The wrong kind of fireworks at the Inner Harbor

Our view: Two acts of violence mar holiday, but it's also wrong to use isolated incidents to draw conclusions about the state of crime in Baltimore

July 05, 2011

The Independence Day festivities in the Inner Harbor were marred by two incidents of violence Monday night, the fatal stabbing of a 26-year-old man after an argument and the wounding of a 4-year-old boy by an apparent stray bullet. But before people start condemning Baltimore as unsafe and irredeemable, some caution — and perhaps context — is in order.

That's not in any way to excuse these reprehensible actions. The stabbing victim — Joseph Calo, 26, of Opelika, Ala. — couldn't have merited his fate in the midst of what was supposed to be a joyful celebration of this nation’s founding. The youngster may have been injured by that most outrageous and blockheaded of urban July Fourth traditions, the random firing of guns into the air.that the stabbing victim — Joseph Calo, 26, of Opelika, Ala. — did anything to merit his fate in the midst of what was supposed to be a joyful celebration of this nation's founding. The youngster may have been injured by that most outrageous and blockheaded of urban July Fourth traditions, the random firing of guns into the air.

As we've observed many times in the past, the safety of the Inner Harbor must be a top priority for City Hall, as Baltimore's lucrative hospitality and tourism industries turn on that record — and the public's perception of that record. To the city police department's credit, officers were out in full force Monday, but there were also twice as many visitors on hand to witness the fireworks display compared to last year's crowds.

The police do not have mind readers on the payroll. They can be deployed and vigilant, but the very nature of violent crime is that it can be swift and sudden and often impossible to prevent. If there is good news from Monday's attack, it is that police appear to have a lead and photographic evidence that could prove crucial in prosecuting the attacker.

But what is also troubling is how quickly the general public can view these random incidents and weave them into a narrative that concludes Baltimore is unsafe. Two crimes committed in the midst of a huge public celebration do not provide the evidence to determine much of anything about Baltimore, the Inner Harbor, the state of crime or the effectiveness of police.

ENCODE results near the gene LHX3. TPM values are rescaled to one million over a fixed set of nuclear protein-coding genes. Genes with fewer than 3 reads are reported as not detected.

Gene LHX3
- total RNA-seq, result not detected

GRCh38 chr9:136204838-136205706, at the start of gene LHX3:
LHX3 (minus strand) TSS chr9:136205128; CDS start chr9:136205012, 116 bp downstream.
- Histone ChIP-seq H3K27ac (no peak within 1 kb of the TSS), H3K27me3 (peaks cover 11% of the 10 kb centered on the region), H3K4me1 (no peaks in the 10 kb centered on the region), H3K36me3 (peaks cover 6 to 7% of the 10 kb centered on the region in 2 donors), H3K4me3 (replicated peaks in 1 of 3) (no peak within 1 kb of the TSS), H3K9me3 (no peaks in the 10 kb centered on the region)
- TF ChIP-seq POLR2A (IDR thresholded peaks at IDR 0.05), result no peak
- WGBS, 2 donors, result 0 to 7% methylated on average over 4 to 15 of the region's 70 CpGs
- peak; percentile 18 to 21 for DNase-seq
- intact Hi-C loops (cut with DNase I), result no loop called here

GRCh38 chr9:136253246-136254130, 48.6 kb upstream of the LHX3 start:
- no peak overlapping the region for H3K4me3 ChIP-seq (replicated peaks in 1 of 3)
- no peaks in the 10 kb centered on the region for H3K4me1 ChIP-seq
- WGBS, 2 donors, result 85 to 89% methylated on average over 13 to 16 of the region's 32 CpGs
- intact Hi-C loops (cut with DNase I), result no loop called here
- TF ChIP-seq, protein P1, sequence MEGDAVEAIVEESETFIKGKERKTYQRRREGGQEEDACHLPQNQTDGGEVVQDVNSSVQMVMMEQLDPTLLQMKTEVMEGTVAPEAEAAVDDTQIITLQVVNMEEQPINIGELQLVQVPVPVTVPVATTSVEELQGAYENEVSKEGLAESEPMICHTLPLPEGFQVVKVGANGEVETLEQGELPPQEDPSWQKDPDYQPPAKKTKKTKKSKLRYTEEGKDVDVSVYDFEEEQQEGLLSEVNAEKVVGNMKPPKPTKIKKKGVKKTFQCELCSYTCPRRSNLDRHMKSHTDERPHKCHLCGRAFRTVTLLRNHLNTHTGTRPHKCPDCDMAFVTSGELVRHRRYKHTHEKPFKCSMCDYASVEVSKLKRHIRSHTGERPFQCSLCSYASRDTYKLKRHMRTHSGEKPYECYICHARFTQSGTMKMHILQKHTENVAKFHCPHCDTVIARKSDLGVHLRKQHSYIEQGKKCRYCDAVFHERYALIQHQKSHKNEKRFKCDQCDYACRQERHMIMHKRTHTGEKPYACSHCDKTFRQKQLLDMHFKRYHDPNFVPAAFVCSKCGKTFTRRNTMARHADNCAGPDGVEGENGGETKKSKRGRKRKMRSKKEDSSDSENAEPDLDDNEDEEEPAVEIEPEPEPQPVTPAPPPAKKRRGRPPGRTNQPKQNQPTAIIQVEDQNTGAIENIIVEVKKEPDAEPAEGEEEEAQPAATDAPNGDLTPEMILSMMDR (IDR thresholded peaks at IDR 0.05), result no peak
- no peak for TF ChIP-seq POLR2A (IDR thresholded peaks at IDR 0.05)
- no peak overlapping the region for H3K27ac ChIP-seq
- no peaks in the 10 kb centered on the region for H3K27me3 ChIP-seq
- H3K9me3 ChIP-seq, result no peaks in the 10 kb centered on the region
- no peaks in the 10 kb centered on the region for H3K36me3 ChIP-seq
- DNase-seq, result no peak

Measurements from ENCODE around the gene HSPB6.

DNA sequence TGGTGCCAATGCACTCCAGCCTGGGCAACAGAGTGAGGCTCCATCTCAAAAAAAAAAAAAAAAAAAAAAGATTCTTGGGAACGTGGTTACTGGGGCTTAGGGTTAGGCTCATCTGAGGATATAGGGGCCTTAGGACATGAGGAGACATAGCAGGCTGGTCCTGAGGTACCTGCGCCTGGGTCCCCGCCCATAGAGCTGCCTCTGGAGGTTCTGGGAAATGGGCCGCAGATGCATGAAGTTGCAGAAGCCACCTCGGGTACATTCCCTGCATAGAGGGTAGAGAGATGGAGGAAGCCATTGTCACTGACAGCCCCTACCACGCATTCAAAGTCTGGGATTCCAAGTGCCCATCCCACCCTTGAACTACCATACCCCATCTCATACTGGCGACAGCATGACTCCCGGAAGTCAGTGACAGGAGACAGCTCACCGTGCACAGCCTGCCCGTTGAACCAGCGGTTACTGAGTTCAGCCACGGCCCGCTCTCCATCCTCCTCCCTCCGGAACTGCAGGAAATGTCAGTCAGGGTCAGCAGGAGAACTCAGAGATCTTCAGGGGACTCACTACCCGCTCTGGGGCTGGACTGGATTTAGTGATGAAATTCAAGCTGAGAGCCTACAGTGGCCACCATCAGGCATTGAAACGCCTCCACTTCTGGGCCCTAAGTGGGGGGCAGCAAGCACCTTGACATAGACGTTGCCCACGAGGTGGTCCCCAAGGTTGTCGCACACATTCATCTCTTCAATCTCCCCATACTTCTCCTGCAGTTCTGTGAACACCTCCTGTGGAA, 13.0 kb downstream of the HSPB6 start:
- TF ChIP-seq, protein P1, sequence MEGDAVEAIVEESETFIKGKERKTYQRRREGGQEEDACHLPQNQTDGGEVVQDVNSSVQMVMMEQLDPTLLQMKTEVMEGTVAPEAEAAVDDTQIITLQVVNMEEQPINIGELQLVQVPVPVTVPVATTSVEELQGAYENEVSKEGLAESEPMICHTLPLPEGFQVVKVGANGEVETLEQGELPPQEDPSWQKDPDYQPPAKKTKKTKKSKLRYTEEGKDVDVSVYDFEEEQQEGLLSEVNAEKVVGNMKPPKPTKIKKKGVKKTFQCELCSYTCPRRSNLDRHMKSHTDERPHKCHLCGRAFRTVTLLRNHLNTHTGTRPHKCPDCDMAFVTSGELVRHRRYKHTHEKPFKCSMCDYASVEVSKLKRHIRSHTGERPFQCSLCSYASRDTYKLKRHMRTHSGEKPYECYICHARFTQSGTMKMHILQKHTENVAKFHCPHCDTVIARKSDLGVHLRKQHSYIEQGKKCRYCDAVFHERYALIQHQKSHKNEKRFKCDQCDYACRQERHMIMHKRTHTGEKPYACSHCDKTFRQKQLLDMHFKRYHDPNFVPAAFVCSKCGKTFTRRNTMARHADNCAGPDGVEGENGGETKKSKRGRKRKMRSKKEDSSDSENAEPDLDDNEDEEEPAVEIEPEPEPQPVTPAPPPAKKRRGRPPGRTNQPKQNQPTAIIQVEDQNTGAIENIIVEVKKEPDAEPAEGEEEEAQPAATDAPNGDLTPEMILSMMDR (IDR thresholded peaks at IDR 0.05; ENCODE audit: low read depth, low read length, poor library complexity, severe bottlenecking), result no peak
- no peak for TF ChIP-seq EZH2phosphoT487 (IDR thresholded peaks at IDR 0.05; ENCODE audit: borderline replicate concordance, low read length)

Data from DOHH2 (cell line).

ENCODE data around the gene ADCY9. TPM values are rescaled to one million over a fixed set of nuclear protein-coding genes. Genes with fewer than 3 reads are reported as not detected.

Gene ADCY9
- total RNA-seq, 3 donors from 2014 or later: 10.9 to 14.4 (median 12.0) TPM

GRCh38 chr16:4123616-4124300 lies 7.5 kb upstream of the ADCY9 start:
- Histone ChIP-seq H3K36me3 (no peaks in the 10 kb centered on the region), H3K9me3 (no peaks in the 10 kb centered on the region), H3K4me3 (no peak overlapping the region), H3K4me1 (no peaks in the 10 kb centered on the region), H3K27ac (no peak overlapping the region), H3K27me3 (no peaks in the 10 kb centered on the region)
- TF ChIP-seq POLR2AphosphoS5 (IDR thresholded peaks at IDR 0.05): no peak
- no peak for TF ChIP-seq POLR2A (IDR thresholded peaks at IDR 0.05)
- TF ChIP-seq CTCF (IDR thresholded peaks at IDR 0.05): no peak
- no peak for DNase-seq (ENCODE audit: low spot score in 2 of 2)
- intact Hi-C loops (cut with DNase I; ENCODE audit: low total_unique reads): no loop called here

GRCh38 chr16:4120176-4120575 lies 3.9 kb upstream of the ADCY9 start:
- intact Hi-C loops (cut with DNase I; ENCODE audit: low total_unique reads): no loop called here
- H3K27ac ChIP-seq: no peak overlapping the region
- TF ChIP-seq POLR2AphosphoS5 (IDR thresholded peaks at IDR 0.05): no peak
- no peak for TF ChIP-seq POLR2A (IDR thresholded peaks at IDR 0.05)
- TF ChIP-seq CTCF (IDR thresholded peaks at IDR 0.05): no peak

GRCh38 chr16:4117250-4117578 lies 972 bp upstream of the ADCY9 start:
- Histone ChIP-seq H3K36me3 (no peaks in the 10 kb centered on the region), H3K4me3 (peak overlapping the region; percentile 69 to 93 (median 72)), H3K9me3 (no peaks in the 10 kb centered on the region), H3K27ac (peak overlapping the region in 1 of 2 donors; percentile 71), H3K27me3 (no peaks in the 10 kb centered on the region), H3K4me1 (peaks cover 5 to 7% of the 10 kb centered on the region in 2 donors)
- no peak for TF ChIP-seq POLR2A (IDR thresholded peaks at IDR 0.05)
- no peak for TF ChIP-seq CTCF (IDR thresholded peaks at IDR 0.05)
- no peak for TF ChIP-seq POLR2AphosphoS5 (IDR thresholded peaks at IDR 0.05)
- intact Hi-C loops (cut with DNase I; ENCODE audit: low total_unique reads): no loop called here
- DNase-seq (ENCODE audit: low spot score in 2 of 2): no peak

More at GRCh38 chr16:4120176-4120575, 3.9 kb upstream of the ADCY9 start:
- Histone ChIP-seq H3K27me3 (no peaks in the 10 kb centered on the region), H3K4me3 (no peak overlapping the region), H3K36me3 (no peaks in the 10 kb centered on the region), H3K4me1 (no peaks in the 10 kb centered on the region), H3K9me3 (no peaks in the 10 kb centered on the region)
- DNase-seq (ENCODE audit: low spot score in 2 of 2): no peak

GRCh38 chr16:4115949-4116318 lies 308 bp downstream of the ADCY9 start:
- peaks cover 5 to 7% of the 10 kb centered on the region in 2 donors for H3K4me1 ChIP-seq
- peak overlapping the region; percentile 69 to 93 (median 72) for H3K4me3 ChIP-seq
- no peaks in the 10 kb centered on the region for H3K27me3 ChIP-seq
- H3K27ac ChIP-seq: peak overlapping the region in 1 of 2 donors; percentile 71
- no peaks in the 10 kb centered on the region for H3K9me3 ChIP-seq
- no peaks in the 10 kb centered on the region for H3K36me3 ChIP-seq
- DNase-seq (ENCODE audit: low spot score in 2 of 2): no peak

That is generally true of any community where crimes take place. Over the weekend, there was a stabbing during an attempted robbery in Dundalk, a fatal beating in Gaithersburg, and an assault and abduction in Sykesville. That doesn't make the suburbs of Baltimore, Montgomery or Carroll counties unfit for human habitation.

Make no mistake, Baltimore experiences more murders each year then other jurisdictions in this state and remains one of the most violent cities in the nation. That is a product of many circumstances, not the least of which are the drug trade, concentrated poverty, dysfunctional homes, struggling schools and a lack of economic opportunities. But by most any measure, things are getting better, not worse, on the crime front.

As of July 4, the city's murder tally stood at 104, which is exactly the total Baltimore had one year ago. In 2010, Baltimore had 223 homicides which was down from the previous year, far below the 300-plus levels of the 1990s, and also greatly reduced from the 282 recorded in 2007, the year Commissioner Frederick H. Bealefeld III took over the police department.

Any reasonable person must conclude that Mr. Bealefeld has been steering Baltimore on an appropriate course. He has taken the city away from arresting everything that moves (the much-discredited zero-tolerance approach) and toward targeting violent crimes and making quality cases. In the process, he has helped reduce the city's homicide numbers to 20-year lows.

Such statistics are a far better barometer of the city's crime situation than some random incidents, no matter how high-profile the event or location. That's not to ignore the suffering of these victims or their friends and family. But it is not "one big Dodge City," or "dying," or any of the other invectives hurled around cyberspace the last 24 hours. The perception of Baltimore as unsafe was built up over decades, and the unfortunate truth is that the news of a pair of crimes like those at the Inner Harbor on Monday easily drowns out the quantifiable evidence of progress.

We would be the last to say that 200-plus murders a year is acceptable, but it does the anti-crime effort no good for people to believe violence is getting worse when the reverse is true. Those things that could drive the rate down further — a reversal of population loss, a surging city real estate market, increased tourism and investment — are put at risk by irresponsible fear-mongering.

Perception can sometimes be reality. The last thing city leaders need is for the facts to be ignored. The challenge of making Baltimore safe and sound is difficult enough without having to fight an unfair public relations war on top of it all.

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